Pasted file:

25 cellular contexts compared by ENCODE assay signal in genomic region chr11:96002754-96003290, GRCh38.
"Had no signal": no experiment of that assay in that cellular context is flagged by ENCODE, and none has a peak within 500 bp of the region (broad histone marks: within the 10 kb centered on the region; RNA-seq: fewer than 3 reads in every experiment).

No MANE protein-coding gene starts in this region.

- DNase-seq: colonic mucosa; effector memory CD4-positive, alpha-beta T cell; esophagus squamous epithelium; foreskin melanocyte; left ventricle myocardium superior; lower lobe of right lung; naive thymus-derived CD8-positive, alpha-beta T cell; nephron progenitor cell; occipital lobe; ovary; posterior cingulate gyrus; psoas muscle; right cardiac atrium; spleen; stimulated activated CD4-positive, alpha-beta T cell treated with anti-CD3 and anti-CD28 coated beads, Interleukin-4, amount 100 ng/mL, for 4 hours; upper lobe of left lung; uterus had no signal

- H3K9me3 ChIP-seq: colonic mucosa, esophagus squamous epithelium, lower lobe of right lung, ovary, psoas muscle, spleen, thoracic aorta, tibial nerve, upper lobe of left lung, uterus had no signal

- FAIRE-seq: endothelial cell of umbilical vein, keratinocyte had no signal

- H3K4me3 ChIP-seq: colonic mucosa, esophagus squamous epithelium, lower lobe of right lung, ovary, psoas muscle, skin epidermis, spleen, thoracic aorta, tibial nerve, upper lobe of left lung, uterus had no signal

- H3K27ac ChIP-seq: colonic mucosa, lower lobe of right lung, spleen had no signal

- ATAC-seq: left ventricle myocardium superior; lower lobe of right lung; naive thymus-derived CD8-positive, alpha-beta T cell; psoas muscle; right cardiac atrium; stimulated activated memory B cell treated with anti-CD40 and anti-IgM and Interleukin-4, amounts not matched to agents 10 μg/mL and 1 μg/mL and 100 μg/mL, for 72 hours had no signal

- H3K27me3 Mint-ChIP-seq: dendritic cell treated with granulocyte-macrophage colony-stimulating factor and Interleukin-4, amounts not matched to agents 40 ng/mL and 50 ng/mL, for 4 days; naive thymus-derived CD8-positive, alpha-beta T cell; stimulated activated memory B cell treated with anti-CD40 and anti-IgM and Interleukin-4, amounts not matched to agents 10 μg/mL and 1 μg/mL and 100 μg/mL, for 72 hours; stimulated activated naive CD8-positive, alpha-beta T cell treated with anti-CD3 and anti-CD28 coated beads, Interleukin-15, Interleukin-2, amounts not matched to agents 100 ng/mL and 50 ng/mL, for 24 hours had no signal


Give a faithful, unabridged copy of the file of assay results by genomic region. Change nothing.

25 cellular contexts compared by ENCODE assay signal in genomic region chr11:96002754-96003290, GRCh38.
"Had no signal": no experiment of that assay in that cellular context is flagged by ENCODE, and none has a peak within 500 bp of the region (broad histone marks: within the 10 kb centered on the region; RNA-seq: fewer than 3 reads in every experiment).

No MANE protein-coding gene starts in this region.

- DNase-seq: colonic mucosa; effector memory CD4-positive, alpha-beta T cell; esophagus squamous epithelium; foreskin melanocyte; left ventricle myocardium superior; lower lobe of right lung; naive thymus-derived CD8-positive, alpha-beta T cell; nephron progenitor cell; occipital lobe; ovary; posterior cingulate gyrus; psoas muscle; right cardiac atrium; spleen; stimulated activated CD4-positive, alpha-beta T cell treated with anti-CD3 and anti-CD28 coated beads, Interleukin-4, amount 100 ng/mL, for 4 hours; upper lobe of left lung; uterus had no signal

- H3K9me3 ChIP-seq: colonic mucosa, esophagus squamous epithelium, lower lobe of right lung, ovary, psoas muscle, spleen, thoracic aorta, tibial nerve, upper lobe of left lung, uterus had no signal

- FAIRE-seq: endothelial cell of umbilical vein, keratinocyte had no signal

- H3K4me3 ChIP-seq: colonic mucosa, esophagus squamous epithelium, lower lobe of right lung, ovary, psoas muscle, skin epidermis, spleen, thoracic aorta, tibial nerve, upper lobe of left lung, uterus had no signal

- H3K27ac ChIP-seq: colonic mucosa, lower lobe of right lung, spleen had no signal

- ATAC-seq: left ventricle myocardium superior; lower lobe of right lung; naive thymus-derived CD8-positive, alpha-beta T cell; psoas muscle; right cardiac atrium; stimulated activated memory B cell treated with anti-CD40 and anti-IgM and Interleukin-4, amounts not matched to agents 10 μg/mL and 1 μg/mL and 100 μg/mL, for 72 hours had no signal

- H3K27me3 Mint-ChIP-seq: dendritic cell treated with granulocyte-macrophage colony-stimulating factor and Interleukin-4, amounts not matched to agents 40 ng/mL and 50 ng/mL, for 4 days; naive thymus-derived CD8-positive, alpha-beta T cell; stimulated activated memory B cell treated with anti-CD40 and anti-IgM and Interleukin-4, amounts not matched to agents 10 μg/mL and 1 μg/mL and 100 μg/mL, for 72 hours; stimulated activated naive CD8-positive, alpha-beta T cell treated with anti-CD3 and anti-CD28 coated beads, Interleukin-15, Interleukin-2, amounts not matched to agents 100 ng/mL and 50 ng/mL, for 24 hours had no signal